This is the story of two bungling roommates that communicate through passive aggressive, semi-legible notes. Follow Chollie on his misadventures as he fumbles through urban life with and without Rodney.
Originally written by Cris Trout as a series of posts on Instagram (#DearRodney) and then adapted into a series of online comics by me. The comic book is a reworked version of those early comics (now in color!) with more adaptations of Cris’ scripts. Zany fun abound! Hopefully, you’ve never had roommates like these. You can buy your own print copy here or digital copy here.
“Introducing It” is a graphic novel for early readers. The story is written exclusively utilizing sight words, sometimes called memory words, that children memorize rather than learn phonetically. Through repetition and the slow addition of these words throughout the book, in conjunction with visual context, “Introducing It” is a fun way to reinforce lessons and engage early readers. This project was conceived while assisting my oldest child through virtual kindergarten during the 2020/21 school year. During lulls in the school day we would play a game on a laminated paper with dry erase markers we called “Copy Cat”. I would draw/write something on one side and they would copy on the other, then we would switch. The character of “It” was born out of this game. In collaboration with my wife, Eleanor, we created this book and printed a run for that Kindergarten class. We’re presently trying to shop this book around, but I wanted to share a peek for now.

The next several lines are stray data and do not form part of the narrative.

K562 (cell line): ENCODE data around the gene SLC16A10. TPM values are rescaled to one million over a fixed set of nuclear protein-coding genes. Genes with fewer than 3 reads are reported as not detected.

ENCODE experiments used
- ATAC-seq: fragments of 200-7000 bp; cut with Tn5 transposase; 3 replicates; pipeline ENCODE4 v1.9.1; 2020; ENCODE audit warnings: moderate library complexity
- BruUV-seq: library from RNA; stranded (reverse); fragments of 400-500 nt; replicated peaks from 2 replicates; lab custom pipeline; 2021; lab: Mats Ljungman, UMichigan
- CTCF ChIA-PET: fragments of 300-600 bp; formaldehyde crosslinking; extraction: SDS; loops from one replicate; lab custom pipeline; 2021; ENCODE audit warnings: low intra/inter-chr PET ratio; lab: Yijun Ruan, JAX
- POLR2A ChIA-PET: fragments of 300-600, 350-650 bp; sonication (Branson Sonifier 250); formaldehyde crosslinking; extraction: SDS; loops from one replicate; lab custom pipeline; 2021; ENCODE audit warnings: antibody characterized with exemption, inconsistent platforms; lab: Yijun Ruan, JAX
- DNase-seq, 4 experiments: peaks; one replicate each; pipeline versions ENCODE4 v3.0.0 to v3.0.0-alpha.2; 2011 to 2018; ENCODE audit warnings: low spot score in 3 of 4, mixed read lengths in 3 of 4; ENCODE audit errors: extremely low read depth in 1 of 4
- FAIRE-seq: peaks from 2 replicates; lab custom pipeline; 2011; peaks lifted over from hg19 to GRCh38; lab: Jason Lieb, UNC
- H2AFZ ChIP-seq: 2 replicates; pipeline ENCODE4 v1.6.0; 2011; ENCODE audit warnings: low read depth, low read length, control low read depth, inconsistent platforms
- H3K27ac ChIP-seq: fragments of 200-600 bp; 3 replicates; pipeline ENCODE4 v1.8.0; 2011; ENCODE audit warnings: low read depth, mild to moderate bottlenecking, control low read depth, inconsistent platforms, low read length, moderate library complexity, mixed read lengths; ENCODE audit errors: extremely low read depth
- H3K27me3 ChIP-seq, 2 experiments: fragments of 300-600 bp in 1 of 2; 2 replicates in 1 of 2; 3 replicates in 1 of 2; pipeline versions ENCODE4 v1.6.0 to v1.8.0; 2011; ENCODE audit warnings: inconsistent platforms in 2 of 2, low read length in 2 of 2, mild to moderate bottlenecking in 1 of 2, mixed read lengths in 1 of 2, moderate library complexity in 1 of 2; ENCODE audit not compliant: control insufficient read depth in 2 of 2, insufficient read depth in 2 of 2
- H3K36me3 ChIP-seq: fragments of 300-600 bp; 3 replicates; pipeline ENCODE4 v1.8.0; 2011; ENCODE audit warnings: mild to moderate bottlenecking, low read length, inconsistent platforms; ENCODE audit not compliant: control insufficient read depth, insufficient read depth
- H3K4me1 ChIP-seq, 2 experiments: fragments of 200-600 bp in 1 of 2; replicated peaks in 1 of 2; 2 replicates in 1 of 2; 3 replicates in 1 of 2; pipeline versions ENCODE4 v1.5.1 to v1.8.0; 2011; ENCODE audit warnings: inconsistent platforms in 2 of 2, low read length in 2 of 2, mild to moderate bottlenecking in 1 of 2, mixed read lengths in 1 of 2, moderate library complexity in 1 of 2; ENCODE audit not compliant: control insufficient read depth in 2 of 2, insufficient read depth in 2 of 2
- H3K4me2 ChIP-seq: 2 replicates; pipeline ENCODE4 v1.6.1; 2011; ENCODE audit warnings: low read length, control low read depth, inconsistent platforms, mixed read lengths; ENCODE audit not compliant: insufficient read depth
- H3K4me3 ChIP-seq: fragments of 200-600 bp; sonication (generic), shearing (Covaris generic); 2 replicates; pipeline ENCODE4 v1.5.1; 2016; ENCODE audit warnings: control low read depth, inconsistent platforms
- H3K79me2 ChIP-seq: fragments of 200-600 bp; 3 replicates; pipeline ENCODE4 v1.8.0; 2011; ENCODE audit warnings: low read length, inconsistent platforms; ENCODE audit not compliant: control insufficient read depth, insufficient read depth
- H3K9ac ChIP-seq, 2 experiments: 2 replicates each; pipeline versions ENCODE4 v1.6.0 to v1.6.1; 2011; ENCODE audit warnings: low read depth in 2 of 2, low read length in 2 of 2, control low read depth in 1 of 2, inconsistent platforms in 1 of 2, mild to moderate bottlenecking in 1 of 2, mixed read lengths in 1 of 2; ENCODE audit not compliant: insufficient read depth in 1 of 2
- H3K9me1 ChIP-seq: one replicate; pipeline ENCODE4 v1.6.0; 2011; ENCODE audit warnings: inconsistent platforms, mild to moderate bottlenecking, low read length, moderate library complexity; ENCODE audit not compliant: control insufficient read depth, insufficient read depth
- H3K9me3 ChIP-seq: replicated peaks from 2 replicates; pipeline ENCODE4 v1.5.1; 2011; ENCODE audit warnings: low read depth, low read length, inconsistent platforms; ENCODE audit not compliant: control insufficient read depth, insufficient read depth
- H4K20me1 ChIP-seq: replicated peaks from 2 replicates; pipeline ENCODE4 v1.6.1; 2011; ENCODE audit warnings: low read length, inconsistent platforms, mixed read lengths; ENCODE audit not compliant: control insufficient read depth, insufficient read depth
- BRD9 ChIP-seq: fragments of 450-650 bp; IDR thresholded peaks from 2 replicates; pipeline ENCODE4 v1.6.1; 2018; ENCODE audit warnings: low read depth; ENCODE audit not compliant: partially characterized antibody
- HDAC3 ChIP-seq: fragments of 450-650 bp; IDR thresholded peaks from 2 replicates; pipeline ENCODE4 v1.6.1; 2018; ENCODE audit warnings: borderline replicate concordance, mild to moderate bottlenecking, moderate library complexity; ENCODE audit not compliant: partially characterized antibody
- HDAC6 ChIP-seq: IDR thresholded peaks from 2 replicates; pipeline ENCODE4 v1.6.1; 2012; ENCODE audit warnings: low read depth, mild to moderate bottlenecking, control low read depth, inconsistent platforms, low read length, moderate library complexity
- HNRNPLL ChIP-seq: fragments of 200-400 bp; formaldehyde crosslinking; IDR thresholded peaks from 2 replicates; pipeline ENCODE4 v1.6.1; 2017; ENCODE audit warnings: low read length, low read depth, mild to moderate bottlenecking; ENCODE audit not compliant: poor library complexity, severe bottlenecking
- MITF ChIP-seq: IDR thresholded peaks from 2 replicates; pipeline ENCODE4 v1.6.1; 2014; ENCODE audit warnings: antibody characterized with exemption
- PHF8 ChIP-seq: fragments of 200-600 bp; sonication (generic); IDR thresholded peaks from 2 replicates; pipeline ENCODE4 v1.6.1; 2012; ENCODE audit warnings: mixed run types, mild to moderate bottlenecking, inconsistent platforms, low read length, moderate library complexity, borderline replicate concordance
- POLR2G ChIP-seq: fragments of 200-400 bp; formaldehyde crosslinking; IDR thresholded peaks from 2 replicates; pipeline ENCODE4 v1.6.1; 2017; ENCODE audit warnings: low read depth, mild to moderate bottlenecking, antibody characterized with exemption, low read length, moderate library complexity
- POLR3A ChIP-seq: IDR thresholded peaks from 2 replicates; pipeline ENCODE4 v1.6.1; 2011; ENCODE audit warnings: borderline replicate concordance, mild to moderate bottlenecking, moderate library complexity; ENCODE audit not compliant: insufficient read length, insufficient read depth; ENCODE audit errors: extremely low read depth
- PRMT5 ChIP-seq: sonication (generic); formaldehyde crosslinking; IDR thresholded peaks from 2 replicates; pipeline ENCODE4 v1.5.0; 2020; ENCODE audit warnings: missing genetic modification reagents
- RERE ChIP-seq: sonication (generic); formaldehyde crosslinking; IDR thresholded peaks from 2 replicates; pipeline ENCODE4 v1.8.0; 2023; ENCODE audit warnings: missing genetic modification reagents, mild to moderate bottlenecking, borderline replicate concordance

Imagine finding a treasure trove of drawings and comics that you made as a small child. That’s what happened to my friend Matt Sutter. He generously shared this bounty with me and I lovingly reimagined one of his childhood comic creations. I took some liberties by incorporating some addendums (within the graphic parentheses), otherwise the story is as it was written. This was a part of an anthology of artists riffing off of that same childhood comic.
Birthday Street was a humor web comic that I had done with Kevin Cornell and Matt Sutter. We’d take turns creating comics based loosely on some element from the comic that had preceded it. This cycle would be parsed throughout the week and accumulated a lot of zany characters and unconventional directions. Sometimes we, as a group of creators, would cooperate and set up the next contributor with a decisive thread to help them with their comic. Sometimes there would be sabotage, where someone would throw a wrench in the gears. This push and pull made for a fun bit of play that also made for silly reading.